Key Factors in College Admissions

It's possible to succeed in the college admissions process without being overwhelmed and frazzled. How? Start laying the foundation for a strong high school resume freshman year.

Get the KapMap, your essential college resource! Download


Your grades in college placement (Advanced Placement) and honors courses. These are the number one factor in college admissions.


The rigor and breadth of your courses. Beyond your grades, admission officers are looking at the intensity of your courses and the amount of work you complete.


Your high school grade point average. Be sure to ask your counselor how it is calculated at your high school and how colleges view it.


Your college essay. Learn how to write an amazing essay that is personal and showcases your writing skills.


Teacher and counselor recommendations. Colleges typically ask for one to two teacher recommendations and one recommendation from your counselor. Build solid relationships early, and learn how to line up letters of recommendation .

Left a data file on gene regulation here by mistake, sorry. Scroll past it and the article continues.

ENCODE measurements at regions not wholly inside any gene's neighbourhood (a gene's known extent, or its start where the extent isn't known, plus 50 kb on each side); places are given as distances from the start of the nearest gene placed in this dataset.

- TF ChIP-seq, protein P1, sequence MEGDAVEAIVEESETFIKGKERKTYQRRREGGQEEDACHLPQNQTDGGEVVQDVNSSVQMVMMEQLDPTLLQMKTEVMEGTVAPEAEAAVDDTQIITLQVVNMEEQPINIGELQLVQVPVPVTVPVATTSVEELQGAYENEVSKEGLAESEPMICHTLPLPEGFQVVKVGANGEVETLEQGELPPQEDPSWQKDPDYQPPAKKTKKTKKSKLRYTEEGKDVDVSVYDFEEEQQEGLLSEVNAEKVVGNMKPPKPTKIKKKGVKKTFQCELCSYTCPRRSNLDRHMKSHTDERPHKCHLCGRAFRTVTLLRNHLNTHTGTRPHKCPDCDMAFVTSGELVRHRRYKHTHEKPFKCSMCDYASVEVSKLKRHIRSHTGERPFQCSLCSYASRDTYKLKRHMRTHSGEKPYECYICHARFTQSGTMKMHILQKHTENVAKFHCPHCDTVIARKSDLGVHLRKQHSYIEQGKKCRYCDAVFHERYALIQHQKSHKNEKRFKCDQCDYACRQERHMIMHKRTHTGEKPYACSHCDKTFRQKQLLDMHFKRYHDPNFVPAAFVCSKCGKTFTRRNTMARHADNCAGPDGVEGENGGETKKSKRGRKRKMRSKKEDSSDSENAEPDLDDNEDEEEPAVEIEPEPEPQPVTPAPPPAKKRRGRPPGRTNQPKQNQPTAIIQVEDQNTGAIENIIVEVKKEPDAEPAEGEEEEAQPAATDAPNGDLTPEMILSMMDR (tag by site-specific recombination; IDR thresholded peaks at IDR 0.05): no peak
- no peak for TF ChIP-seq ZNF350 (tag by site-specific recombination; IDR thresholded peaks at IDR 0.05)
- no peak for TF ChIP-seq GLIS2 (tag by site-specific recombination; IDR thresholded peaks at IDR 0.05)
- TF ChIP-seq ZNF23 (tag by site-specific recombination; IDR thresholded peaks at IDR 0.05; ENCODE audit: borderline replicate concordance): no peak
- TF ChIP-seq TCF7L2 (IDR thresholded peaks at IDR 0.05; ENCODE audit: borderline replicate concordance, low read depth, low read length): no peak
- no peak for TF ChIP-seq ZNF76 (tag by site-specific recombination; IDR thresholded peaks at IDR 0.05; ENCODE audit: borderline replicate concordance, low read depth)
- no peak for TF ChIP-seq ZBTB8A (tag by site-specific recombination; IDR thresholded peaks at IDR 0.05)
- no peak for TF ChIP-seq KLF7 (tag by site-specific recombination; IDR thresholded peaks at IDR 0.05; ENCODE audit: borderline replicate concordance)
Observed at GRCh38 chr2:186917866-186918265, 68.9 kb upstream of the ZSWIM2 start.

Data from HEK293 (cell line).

Your class rank. Public universities place great importance on how you compare to other students in your graduating class.


Outside interests and community service activities. College admissions officers want well-rounded students, so get involved and be active now!


Jobs, internships and volunteer work. Show your desire to learn and grow beyond school, and demonstrate your financial responsibility and time-management skills. Keep track of your experiences with what we like to call your pre-college Brag File .


Your social media presence. Yes, admissions officers do check Facebook. Be mindful of how you present yourself online. Learn more below.

In this digital day and age, it's crucial to take notice of what you publish socially and how you represent yourself online, because it does play a role in college admission.

  • In a recent study, 31% of college admissions officers said they logged onto Facebook to view profiles of applicants.
  • Of those, 46% found something they felt negatively impacted the application.*
  • Social media is also used for recruiting. 76% of colleges use Twitter to recruit applicants

Check out this 2013 Survey of College Admissions Officers for more information about social media and college admissions.